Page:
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The Ancient Bing-Fa: Martial Arts Strategy: The Science of Personal Power [Hardcover]

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Item description for The Ancient Bing-Fa: Martial Arts Strategy: The Science of Personal Power by Gary Gagliardi...

An fascinating look at the ancient Chinese science of strategy known as bing-fa, (literally, martial arts) which is the philosophical basis of all modern forms of martial arts.

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Item Specifications...

Pages   192
Est. Packaging Dimensions:   Length: 9.45" Width: 6.06" Height: 0.71"
Weight:   0.93 lbs.
Binding  Hardcover
Release Date   Jun 25, 2006
Publisher   Clearbridge Publishing
ISBN  1929194382  
ISBN13  9781929194384  

Availability  0 units.

More About Gary Gagliardi

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Product Categories

1Books > Subjects > History > Ancient > China
2Books > Subjects > Sports > General
3Books > Subjects > Sports > Individual Sports > Martial Arts > Martial Arts

Reviews - What do customers think about The Ancient Bing-Fa: Martial Arts Strategy: The Science of Personal Power?

Terrible  Feb 18, 2008
In this book, Mr. Gagliardi is using the same approach he has used in several of his previous books. He writes a brief introductory section. Then the core section of the book consists of his encarta translation of Sun Tzu's classic, along with his interpretive comments. Since Mr. Gagliardi has no credible background in the martial arts, he is far from qualified to proffer this kind of advice.

The text makes a number of assumptions and claims, and contains some historically inaccurate statements. Beginning on the inside cover of the book, he states:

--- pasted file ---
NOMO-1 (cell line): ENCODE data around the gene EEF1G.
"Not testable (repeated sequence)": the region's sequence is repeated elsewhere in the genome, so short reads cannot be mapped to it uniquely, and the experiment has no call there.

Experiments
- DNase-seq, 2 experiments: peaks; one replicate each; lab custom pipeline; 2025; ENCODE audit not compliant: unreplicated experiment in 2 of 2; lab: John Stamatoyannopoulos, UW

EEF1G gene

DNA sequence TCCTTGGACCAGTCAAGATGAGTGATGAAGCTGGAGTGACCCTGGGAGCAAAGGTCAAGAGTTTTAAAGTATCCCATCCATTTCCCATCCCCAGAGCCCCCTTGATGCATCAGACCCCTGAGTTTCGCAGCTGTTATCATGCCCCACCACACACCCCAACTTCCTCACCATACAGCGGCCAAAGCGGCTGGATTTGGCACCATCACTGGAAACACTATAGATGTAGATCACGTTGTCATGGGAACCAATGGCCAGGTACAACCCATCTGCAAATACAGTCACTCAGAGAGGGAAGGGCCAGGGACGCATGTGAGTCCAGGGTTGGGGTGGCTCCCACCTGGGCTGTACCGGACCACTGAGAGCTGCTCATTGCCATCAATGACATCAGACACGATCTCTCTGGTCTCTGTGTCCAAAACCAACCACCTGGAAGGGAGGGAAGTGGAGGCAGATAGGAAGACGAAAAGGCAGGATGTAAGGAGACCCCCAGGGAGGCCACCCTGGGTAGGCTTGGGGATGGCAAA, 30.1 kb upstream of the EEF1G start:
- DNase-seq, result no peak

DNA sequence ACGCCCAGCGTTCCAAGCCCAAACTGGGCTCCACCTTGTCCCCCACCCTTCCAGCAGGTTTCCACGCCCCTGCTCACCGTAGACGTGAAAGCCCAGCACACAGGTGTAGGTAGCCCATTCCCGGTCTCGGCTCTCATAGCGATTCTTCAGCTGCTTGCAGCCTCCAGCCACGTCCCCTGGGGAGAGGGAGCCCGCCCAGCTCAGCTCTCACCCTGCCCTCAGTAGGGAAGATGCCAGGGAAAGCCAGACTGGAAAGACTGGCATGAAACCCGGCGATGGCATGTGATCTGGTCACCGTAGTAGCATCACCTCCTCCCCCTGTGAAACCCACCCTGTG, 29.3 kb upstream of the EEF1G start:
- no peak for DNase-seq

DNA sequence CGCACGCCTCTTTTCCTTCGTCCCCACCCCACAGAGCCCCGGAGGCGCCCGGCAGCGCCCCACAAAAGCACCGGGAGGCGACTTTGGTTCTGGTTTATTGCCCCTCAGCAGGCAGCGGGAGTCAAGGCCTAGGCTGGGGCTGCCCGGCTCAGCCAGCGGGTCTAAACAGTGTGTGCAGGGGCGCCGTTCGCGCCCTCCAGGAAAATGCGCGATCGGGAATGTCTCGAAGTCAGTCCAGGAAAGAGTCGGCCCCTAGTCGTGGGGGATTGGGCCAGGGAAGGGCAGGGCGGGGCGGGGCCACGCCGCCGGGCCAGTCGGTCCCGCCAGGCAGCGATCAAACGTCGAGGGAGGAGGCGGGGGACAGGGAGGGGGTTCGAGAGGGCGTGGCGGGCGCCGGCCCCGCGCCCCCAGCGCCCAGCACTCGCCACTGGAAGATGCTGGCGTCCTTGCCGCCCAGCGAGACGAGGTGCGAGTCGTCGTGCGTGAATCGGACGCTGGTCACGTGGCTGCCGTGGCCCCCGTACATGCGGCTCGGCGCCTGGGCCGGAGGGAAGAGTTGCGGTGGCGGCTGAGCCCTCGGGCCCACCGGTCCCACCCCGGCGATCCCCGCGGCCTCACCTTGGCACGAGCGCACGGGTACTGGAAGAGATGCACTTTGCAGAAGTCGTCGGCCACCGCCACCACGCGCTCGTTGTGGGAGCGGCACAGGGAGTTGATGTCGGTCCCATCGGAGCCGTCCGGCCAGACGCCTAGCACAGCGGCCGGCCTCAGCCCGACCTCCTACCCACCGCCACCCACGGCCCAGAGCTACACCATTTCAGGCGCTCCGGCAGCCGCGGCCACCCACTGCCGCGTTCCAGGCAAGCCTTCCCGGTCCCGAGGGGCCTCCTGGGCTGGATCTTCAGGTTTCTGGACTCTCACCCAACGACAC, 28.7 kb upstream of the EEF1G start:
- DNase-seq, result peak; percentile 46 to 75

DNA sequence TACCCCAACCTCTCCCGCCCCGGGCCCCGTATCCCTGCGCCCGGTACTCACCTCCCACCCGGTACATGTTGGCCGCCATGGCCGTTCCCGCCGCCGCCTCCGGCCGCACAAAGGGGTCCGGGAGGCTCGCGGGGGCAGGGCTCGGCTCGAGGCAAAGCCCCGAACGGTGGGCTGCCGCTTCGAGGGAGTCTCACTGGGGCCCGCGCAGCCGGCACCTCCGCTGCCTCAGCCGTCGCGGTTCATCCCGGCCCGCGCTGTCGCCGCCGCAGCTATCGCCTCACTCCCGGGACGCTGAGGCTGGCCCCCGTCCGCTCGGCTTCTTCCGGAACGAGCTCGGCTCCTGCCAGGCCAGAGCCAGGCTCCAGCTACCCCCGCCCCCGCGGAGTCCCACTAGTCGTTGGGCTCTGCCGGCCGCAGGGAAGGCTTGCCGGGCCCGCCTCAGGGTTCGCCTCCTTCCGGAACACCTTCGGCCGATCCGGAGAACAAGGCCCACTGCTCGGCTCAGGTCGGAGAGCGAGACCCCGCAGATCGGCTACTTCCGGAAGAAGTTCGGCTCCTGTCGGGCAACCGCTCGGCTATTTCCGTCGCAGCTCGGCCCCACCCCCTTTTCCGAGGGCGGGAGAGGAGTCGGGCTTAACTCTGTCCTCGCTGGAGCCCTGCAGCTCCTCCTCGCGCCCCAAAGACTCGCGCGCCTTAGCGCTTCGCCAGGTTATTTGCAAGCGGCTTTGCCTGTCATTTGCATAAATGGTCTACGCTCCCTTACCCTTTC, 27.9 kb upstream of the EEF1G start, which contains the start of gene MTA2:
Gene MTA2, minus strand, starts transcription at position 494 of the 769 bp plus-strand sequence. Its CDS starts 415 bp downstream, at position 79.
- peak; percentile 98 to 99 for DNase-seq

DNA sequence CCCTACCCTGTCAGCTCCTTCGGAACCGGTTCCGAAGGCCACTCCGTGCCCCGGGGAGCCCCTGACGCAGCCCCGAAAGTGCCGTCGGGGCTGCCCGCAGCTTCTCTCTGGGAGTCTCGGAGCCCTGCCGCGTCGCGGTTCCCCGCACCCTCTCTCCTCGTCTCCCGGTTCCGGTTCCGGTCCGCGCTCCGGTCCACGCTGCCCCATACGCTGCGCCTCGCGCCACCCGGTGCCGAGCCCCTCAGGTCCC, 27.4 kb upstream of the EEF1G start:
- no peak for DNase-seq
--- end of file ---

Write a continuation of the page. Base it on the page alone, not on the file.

"This is the first English-language book to explain the intellectual roots of the strategy used in all martial arts." (inside cover)

"Twenty-Five hundred years ago, the Chinese general Sun Tzu wrote the principles that sparked the practice of martial arts throughout Asia." (inside cover)

"[Sun Tzu's] book is known in China as the Bing-fa. For most of the last two thousand years, the work was suppressed in China, and its connection with the martial arts deemed too dangerous to be revealed." (inside cover)

"The practice of martial arts originally sought to unite body, mind, and spirit, but because the Bing-fa was secret, many of the intellectual aspects of the martial arts were lost. This book reintroduces English-speaking martial artists to the strategic rules underlying their training." (inside cover)

"[Mr. Gagliardi's version of Sun Tzu]... systematically explains the relationship of Sun Tzu's work to the worldwide practice of martial arts." (inside cover)


"Unlike other sports and exercise programs, the martial arts train the whole person... Down through the millennia, the knowledge on which the martial arts are based... was suppressed. Today, most of those who practice martial arts are unfamiliar with those principles except in how they become embodied in martial arts practice." (p. 6)

"The purpose of this book is to explain the secrets of that knowledge. If you practice martial arts, reading this book will give you a deeper insight into the many aspects of your art." (p. 6)

"Today, we know this work as Sun Tzu's The Art of War. That title - like much of what appears in most English translations of the work - is very misleading. The Chinese title is Sun Tzu Bing-fa, which literally means "Master Sun's Martial Arts." (p. 7)

"For most of the last two thousand years, access to the ancient Bing-fa was severely restricted. Its concepts were originally studied broadly throughout China during the beginning of martial arts practice. However, over the centuries, China's ruling dynasties increasingly decided that its information was too valuable and too dangerous to be left in the hands of the common people." (p. 8)

"[The ruling nobility controlled]... the distribution of the written forms of the Bing-fa. Only the ruling nobility was allowed access to the original text. While its concepts were still passed on in the oral and physical tradition of the martial arts - as they are today - the Chinese emperors themselves took an active role in burying the specifics of this knowledge under layers of safer Asian philosophies, primarily those of Taoism and Zen Buddhism." (p. 9)

"Sun Tzu's view of competitive training led him to recruit and organize the first Chinese citizen army. With it, he conquered most of the Yangtze River valley." (p. 11)

"[Around 298 B.C., the Chinese historian Zhuang Zi recorded]... that Sun Tzu's theory had been incorporated into the martial arts techniques of both offensive and defensive and of both armed and unarmed combat." (p. 12)